PORTLAND, Ore. (PORTLAND TRIBUNE) — Disputes over fast-growing homeless camps in North Portland are complicating efforts by neighborhood leaders to develop a citywide response to the issue.
The Overlook Neighborhood Association has accused the mayor’s office of breaking promises to limit the number of campers along North Greeley Street below Interstate Avenue.
The association called a special meeting for Wednesday, Dec. 16, to discuss the situation. It will be held at 6:30 p.m. at the Historic Kenton Firehouse, 8105 N. Brandon Ave.
The association previously sent a letter to the City Council on Thursday, Dec. 3, requesting the camp be moved. “Although the original intent was for a small campsite that would be self-regulating within a code of conduct, that did not last,” the letter said.
The request was rejected by Josh Alpert, Mayor Charlie Hales’ chief of staff. He says the overcrowding is caused by a second camp that was not part of the original agreement and needs to be moved, although some neighbors say the city has been too slow to respond.
“There’s a feeling out there that City Hall isn’t keeping its promise on homeless camps, and that’s going to make it difficult to talk to other neighborhood associations about the issue,” said Tom Griffin-Valade, executive director of North Portland Neighborhood Services, the city office that works with neighborhood associations serving North Portland.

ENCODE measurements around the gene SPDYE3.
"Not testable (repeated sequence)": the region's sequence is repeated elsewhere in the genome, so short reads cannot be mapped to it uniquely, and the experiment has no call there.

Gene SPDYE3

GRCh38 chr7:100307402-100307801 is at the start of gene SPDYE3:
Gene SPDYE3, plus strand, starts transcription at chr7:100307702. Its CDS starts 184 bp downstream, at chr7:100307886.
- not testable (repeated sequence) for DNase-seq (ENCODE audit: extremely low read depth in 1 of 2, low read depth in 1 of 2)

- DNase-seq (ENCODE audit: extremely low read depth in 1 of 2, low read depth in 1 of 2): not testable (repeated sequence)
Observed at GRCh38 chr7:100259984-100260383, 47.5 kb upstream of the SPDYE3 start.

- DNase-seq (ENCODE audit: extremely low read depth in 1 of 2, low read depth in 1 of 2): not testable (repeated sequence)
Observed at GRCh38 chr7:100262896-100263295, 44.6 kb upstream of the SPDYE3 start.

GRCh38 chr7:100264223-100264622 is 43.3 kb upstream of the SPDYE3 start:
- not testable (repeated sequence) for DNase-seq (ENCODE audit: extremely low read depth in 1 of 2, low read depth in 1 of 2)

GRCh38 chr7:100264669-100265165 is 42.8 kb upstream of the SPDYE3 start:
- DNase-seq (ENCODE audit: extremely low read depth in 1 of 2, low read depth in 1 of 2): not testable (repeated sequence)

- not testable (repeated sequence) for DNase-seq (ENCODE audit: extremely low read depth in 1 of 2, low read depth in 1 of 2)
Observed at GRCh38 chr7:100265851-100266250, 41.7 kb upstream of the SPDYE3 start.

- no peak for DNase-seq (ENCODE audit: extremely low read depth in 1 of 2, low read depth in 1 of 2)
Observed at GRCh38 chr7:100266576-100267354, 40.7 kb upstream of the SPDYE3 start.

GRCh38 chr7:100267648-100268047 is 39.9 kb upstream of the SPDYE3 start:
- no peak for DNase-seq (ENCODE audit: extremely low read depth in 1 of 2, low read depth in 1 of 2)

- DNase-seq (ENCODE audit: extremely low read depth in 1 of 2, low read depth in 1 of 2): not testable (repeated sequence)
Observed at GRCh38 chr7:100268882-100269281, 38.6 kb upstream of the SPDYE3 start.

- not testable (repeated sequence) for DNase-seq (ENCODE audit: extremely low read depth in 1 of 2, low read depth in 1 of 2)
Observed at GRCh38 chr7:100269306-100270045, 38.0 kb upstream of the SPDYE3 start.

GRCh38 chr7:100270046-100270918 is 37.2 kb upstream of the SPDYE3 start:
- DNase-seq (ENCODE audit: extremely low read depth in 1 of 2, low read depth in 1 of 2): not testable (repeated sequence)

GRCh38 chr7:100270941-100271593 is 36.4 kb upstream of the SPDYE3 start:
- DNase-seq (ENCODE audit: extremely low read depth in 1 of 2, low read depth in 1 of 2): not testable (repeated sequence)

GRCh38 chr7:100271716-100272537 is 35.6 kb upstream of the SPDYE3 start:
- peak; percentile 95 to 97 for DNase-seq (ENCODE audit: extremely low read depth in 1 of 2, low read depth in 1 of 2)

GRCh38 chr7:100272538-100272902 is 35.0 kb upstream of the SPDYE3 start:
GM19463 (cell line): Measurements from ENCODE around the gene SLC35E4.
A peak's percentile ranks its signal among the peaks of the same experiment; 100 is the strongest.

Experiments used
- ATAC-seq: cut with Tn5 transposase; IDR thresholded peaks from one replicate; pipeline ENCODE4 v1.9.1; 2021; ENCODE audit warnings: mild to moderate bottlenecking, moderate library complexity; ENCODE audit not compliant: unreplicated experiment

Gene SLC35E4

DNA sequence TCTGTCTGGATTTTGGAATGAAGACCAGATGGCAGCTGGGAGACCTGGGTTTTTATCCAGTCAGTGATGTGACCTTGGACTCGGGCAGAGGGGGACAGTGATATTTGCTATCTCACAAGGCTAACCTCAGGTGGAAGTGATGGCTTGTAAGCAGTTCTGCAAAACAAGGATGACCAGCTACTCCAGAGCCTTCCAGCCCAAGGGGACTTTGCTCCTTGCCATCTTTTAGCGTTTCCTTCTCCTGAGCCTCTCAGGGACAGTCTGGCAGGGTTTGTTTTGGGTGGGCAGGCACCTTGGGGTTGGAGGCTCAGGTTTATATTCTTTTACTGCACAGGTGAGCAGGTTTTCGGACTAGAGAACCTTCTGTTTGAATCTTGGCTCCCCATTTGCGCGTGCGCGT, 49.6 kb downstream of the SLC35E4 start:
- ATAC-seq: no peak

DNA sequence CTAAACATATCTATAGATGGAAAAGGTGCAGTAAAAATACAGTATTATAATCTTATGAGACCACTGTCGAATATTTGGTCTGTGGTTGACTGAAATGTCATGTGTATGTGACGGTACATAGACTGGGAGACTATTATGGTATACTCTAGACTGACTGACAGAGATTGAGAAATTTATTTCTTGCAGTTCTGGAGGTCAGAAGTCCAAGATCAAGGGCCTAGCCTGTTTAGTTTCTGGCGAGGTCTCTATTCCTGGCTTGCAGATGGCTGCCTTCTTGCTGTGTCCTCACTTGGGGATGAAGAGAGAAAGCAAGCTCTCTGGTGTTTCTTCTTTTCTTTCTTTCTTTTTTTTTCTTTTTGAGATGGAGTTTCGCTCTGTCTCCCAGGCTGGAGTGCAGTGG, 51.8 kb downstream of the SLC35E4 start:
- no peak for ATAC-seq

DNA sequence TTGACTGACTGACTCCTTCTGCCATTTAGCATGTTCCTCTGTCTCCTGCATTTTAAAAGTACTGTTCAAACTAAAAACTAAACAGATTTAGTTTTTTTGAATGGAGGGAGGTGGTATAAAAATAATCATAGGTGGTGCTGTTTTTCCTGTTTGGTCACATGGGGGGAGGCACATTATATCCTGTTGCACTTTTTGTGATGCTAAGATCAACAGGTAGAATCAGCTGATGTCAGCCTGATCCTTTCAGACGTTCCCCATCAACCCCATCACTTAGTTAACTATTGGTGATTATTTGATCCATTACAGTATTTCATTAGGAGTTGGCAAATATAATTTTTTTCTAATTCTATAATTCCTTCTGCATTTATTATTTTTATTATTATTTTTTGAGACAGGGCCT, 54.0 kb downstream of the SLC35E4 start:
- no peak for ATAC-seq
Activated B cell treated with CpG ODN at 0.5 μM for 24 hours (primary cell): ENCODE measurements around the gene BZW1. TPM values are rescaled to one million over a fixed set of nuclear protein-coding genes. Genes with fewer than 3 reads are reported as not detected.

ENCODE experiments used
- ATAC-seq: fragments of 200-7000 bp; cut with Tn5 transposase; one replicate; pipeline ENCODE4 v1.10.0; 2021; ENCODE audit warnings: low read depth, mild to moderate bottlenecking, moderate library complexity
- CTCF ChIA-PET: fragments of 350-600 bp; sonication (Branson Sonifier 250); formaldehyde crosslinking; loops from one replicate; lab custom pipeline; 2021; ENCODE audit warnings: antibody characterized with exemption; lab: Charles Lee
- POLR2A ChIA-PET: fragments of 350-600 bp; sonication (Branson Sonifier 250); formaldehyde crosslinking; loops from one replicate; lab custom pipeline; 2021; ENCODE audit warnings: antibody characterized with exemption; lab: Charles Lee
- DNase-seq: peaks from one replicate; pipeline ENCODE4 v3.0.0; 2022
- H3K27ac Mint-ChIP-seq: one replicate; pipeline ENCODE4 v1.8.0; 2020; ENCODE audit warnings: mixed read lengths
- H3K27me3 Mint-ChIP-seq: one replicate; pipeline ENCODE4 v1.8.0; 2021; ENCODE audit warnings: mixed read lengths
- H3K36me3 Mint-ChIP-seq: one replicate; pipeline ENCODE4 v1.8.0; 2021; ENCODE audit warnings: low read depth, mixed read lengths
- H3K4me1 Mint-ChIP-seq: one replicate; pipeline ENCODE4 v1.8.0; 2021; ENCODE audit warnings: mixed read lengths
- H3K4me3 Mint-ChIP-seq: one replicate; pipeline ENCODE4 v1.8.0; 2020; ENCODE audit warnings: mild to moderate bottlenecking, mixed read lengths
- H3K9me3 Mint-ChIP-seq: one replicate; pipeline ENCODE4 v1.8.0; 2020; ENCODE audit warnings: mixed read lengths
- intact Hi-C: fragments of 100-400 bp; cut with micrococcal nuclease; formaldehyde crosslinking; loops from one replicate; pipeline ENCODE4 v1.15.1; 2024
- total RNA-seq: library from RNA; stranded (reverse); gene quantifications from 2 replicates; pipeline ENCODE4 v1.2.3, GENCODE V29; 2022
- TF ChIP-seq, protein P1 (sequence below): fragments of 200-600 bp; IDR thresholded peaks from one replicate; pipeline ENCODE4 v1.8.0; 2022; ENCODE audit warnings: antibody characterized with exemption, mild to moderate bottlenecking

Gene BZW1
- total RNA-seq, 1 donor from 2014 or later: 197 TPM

Griffin-Valade made his comment during a Dec. 10 meeting of the chairs and directors of all the city-funded neighborhood district coalitions. The group is planning to ask the associations what they would support to help address the housing crisis, including possibly identifying locations for camps in other parts of the city.
But the group is concerned the associations will not be willing to participate in such discussions if they believe City Hall won’t regulate the camps. No decisions were made at Thursday’s meeting, and the group will take the issue up again when it meets in January.
Commissioner Amanda Fritz, who was at the meeting, said she has not asked the associations or districts to identify potential sites for camps, but said the city should provide services to those that exist.
Brief history of camps
The camping is occurring on a slice of city-owned land along North Greeley Avenue beneath Interstate Avenue. The first formal camp established there is called Hazelnut Grove. According to camper Raven Justice, the area was known for its community garden, owned by Sisters of the Road. It also was frequented by a few drug users and campers.
Justice said he and some friends from the Occupy Portland movement have helped the camp grow since May, establishing a code of conduct to keep out heroin and methamphetamine users. They set the limit at 25 residents, although on a late-November morning the official count was 27.
Community support includes a Facebook fundraising page and volunteers who donate food and supplies to build shelters, including wooden pallets and tarps, as well as nylon tents and awnings. The camp now has a fire circle, two gas generators for electricity, and water from the community garden’s white, plastic tanks.